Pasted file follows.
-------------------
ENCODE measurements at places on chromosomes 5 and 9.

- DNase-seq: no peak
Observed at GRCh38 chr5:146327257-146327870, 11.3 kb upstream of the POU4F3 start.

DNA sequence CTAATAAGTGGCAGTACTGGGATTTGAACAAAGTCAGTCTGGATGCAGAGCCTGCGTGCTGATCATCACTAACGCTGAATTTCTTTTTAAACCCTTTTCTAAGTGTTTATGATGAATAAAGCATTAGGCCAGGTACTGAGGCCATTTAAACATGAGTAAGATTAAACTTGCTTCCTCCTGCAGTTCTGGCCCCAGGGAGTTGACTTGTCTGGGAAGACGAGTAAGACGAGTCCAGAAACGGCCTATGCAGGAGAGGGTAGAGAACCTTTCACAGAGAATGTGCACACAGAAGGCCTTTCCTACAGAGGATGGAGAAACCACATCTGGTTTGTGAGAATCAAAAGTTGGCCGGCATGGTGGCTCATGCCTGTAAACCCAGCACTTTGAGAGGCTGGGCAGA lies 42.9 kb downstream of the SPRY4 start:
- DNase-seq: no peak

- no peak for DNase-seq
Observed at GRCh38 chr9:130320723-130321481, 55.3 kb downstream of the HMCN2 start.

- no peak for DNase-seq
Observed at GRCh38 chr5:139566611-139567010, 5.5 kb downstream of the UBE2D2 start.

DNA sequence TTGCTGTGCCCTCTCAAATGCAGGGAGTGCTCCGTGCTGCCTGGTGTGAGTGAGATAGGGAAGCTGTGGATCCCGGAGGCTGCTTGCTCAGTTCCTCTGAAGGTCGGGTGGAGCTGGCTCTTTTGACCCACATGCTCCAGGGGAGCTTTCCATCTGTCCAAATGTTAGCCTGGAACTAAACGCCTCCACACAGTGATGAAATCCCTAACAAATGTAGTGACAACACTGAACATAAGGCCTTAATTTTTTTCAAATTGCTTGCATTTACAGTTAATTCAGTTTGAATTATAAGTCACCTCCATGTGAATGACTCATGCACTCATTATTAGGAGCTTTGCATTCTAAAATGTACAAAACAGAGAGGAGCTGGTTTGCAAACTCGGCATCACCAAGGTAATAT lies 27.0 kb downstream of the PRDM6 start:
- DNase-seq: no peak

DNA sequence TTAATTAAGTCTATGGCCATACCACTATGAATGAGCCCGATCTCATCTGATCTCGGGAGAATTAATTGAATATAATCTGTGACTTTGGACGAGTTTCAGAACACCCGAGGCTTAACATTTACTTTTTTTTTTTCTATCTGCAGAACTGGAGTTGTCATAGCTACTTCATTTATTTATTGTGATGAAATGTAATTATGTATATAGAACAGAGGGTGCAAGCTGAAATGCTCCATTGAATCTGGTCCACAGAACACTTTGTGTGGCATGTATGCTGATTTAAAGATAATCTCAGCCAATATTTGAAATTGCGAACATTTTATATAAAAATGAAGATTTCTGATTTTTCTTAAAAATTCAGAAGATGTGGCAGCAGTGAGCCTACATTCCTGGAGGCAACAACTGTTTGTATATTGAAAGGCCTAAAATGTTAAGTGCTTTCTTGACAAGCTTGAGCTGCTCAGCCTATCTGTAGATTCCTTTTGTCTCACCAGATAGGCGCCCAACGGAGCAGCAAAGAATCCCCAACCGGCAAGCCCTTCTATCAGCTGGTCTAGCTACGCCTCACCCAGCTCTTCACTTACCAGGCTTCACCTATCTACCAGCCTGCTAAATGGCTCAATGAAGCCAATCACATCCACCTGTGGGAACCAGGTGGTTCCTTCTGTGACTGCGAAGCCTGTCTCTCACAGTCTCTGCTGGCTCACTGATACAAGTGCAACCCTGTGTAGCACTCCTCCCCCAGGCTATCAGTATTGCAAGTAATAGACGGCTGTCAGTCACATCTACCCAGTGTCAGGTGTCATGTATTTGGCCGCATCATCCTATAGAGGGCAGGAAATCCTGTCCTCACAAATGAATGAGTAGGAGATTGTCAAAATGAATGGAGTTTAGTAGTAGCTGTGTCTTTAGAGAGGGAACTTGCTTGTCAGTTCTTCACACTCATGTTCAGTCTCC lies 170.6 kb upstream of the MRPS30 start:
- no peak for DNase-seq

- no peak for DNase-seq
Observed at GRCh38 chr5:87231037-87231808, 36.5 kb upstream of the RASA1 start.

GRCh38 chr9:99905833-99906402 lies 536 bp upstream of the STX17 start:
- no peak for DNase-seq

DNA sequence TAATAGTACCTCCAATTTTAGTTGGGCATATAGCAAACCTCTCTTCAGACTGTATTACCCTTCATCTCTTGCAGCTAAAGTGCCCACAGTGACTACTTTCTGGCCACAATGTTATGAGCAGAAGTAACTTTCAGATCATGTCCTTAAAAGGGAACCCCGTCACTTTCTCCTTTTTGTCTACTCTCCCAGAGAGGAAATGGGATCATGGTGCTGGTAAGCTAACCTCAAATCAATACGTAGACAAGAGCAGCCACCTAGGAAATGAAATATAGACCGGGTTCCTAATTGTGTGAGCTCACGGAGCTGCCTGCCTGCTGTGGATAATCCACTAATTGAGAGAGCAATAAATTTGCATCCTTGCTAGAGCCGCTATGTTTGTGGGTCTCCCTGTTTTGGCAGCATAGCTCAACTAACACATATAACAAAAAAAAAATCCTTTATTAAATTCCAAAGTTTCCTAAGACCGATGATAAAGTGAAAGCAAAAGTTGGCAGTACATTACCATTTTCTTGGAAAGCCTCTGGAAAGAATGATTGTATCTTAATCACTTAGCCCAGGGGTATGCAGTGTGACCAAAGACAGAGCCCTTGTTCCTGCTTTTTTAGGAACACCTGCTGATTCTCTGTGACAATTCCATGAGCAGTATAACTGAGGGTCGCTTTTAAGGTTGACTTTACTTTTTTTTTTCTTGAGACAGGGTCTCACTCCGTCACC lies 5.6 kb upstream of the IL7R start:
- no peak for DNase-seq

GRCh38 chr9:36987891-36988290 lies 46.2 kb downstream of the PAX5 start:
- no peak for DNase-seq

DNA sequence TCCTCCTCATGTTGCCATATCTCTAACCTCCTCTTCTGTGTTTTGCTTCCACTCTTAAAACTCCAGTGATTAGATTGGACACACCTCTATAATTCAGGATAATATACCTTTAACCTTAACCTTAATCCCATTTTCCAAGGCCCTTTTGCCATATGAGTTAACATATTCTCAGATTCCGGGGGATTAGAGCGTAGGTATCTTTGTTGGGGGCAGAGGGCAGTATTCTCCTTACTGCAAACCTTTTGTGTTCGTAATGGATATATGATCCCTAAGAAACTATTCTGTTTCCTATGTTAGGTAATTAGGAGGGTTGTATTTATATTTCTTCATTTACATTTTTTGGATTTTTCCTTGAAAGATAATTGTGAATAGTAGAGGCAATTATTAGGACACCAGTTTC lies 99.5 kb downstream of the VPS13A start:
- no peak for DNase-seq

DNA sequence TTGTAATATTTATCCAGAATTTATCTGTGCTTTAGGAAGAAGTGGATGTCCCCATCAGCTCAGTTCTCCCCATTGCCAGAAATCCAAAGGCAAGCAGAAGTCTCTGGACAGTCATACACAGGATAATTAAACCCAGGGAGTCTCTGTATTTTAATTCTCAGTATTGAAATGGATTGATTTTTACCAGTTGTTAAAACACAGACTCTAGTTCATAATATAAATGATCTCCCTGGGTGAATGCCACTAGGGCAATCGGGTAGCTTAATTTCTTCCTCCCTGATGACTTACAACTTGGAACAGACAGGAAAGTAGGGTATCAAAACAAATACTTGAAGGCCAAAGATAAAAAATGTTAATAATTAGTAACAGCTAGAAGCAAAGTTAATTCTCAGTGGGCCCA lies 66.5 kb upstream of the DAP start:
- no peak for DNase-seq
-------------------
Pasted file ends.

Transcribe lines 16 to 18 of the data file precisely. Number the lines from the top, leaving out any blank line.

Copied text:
GRCh38 chr9:99905833-99906402 lies 536 bp upstream of the STX17 start:
- no peak for DNase-seq

DNA sequence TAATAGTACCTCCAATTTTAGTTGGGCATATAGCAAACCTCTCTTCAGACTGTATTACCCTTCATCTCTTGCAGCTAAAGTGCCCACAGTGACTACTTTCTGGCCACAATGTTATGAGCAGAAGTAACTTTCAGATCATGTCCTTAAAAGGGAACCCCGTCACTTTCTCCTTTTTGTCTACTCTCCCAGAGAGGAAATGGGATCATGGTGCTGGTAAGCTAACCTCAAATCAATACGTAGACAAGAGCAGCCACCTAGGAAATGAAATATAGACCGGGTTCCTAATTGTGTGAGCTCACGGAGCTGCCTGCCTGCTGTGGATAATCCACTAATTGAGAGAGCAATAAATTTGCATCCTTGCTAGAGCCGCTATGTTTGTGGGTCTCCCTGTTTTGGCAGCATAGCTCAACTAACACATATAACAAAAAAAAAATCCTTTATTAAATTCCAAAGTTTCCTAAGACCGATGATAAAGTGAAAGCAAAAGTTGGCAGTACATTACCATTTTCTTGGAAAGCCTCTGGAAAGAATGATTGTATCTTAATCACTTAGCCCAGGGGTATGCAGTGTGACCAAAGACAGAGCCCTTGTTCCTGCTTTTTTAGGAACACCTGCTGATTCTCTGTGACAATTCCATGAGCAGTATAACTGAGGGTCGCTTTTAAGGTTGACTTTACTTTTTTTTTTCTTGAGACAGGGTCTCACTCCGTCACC lies 5.6 kb upstream of the IL7R start: